Exploring Generational Trauma in 36 JUNIPER
|Brendan Byrne as Theo in Wrong House's production of 36 Juniper. Photo courtesy of AK47 Division.|
Wrong House Productions is a vibrant and polished new theatre company in New York City, whose latest offering, 36 Juniper, sets out to examine the trauma and fallout from violence that run through the experience of the millennial generation.
Written by the founding members of Wrong House, several of whom double up as featured leads in the ensemble cast, 36 Juniper plays like part Agatha Christie, part Pinter, part Sartre: as five high school friends, and one newcomer, assemble to celebrate - or mourn - the anniversary of a school shooting 10 years ago.
The production is beautifully staged and performed. Director Greg Pragel (last seen fight directing for Hamlet Isn't Dead's Julius Caesar, and starring in Austin Pendleton's Richard III) knows how to stage a show, giving the actors space to find their own rhythms that suit the realism of the setting. Steven Brenman & Co's set is a detailed work of art, transforming a difficult L-shaped space into a full living room, while sound designer Alex Duncker manages to create a growing snowstorm and desperate soundtrack that feel in-world rather than something blaring from speakers. Zach Weeks' light design is particularly striking once all the lights go out, thanks to the impending blizzard, and the stage is left with only flashlights and a dark blue glow.
The acting is uniformly good. Brendan Byrne anchors the ensemble as Theo, whose brother it turns out was the killer on that fateful day. He undercuts his boyish good looks with real pathos and a wry sense of humor, mixing fury and pain in equal measure. Shannon McInally delights as Amy, the heart of the group who has long harbored a crush on Theo, especially now that her own marriage is falling apart. Managing to subvert the manic pixie dream girl trope, McInally plays a grounded, yet still doggedly optimistic woman, that's a pleasure to see on the stage. Joe Reece as Tom is the "Barney" (from How I Met Your Mother) of the group: a guy who's ready to exit as soon as he enters; a man who can't seem to read the room, and yet is desperately searching for someone to hold onto. As his girlfriend, Mackenzie, Jessika McQueen also plays against stereotypes: proving that the seeming socialite might have more to offer than just tips on the best perfumes to buy. As the storm continues, and her facade fades away, a genuine woman is revealed underneath - elegant beneath borrowed sweatpants. Cousins Ben and Bobbi, played by Jacob Dabby and Alyssa Abraham respectively, gave some of my favorite performances of the night. Dabby was a force of barely contained fury, a man who smokes both physically and metaphorically. While Abraham dug deep to present a woman in the grip of addiction: sarcastic and earnest by turns as she grapples with a world that's become too much for her to deal with.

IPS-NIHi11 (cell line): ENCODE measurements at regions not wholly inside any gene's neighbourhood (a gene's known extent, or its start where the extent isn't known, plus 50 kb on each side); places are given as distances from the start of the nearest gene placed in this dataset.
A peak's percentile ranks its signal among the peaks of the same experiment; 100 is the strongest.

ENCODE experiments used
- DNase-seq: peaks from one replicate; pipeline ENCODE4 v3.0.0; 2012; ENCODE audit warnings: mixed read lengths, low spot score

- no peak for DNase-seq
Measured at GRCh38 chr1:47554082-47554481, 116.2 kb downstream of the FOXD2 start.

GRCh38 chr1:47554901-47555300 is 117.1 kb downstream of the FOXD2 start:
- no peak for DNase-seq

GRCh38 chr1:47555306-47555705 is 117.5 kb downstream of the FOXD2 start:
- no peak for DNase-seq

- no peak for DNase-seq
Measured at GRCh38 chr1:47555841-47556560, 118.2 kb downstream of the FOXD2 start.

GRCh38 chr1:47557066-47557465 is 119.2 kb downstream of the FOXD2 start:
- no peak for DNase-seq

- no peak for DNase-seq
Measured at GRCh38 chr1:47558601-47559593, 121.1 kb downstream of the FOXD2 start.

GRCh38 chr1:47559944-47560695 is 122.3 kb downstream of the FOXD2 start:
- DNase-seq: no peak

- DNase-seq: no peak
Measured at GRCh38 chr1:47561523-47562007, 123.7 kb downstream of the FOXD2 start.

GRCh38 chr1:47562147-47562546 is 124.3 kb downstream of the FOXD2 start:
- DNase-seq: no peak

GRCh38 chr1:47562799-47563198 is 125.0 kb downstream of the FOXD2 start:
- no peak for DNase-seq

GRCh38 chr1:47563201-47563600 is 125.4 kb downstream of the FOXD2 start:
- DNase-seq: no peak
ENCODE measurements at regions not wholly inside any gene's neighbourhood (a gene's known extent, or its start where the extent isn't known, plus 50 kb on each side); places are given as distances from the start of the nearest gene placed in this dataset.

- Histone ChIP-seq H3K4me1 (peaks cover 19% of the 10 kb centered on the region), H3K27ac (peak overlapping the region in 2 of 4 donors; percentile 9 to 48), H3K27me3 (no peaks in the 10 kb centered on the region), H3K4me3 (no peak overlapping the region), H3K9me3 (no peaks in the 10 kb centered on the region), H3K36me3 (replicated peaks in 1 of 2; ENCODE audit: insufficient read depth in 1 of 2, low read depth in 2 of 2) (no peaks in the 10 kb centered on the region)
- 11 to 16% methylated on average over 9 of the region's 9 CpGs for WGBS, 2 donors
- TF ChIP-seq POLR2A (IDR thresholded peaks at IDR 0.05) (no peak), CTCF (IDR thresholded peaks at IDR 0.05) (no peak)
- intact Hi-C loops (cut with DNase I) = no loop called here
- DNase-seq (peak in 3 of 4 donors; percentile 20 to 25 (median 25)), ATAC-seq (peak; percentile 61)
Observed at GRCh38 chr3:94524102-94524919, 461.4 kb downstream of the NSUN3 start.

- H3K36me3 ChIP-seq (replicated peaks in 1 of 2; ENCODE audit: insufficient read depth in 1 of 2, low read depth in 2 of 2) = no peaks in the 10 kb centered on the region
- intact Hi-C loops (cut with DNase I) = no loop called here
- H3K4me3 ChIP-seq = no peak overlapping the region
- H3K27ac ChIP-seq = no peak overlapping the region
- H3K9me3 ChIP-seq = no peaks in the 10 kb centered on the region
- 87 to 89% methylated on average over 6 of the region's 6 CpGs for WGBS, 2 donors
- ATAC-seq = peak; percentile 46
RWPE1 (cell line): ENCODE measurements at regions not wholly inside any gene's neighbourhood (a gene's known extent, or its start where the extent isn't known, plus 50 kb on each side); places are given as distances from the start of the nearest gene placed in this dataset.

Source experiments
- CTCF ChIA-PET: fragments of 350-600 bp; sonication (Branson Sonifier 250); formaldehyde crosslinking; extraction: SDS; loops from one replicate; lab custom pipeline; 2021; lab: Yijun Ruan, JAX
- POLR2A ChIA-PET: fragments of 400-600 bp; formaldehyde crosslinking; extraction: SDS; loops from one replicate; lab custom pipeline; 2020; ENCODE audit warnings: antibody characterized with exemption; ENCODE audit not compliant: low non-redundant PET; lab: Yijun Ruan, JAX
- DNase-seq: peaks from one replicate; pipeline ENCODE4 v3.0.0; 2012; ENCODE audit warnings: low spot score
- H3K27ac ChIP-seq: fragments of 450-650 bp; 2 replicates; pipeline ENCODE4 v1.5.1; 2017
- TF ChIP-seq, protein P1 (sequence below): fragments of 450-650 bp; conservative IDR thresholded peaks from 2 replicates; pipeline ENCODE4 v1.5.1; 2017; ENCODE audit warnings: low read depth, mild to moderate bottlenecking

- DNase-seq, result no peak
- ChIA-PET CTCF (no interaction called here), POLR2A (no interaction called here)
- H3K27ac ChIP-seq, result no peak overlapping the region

The script, devised among the company's founding members (Jack Creaghan, Jessika McQueen, Shannon McInally and Alyssa Abraham), was a solid piece of work that garnered a standing ovation and generated thoughtful discussion afterwards. Dealing with the fallout from trauma, particularly a school shooting, can veer perilously into after school special territory: a danger that the company managed to avoid. And certainly the tension mounted as the six party guests found themselves trapped together, and secrets inevitably came out. However, I found myself wanting more than just snippets of "what it was like on that day" from the characters. I wanted conflicting stories. I wanted details. Perhaps it's because I was an educator - not a child being educated - during those first few years after Columbine that my perspective on school shootings is less reactive than active; less traumatized than strategic. Therefore, as this play continues to be developed - which it should - I would suggest for those of other generations, there is some good in textually guiding the audience through what caused the trauma. I also found myself at the end of the play left without much hope of a way through trauma, or even a point towards the means of resolution. That may be the intent of the show: to give the audience the experience of being triggered, without a way out. Or it may be that the authors, being only part-way into their lives, simply don't have a way out themselves yet, except by that old art: catharsis. Similarly, I would encourage the female company members to write themselves even bolder roles for their next foray. Abraham was sidelined for most of the second act, McQueen didn't appear until half-way through the first act, and McInally's first defining characteristic was about a man. While the play more than passes the Bechdel Test (hooray!), these women are excellent performers and I can't wait for them to write even more central roles for themselves.
Wrong House is definitely a company to keep an eye on. With high production values, a stellar resident company, and something to say, Wrong House Productions is doing something right.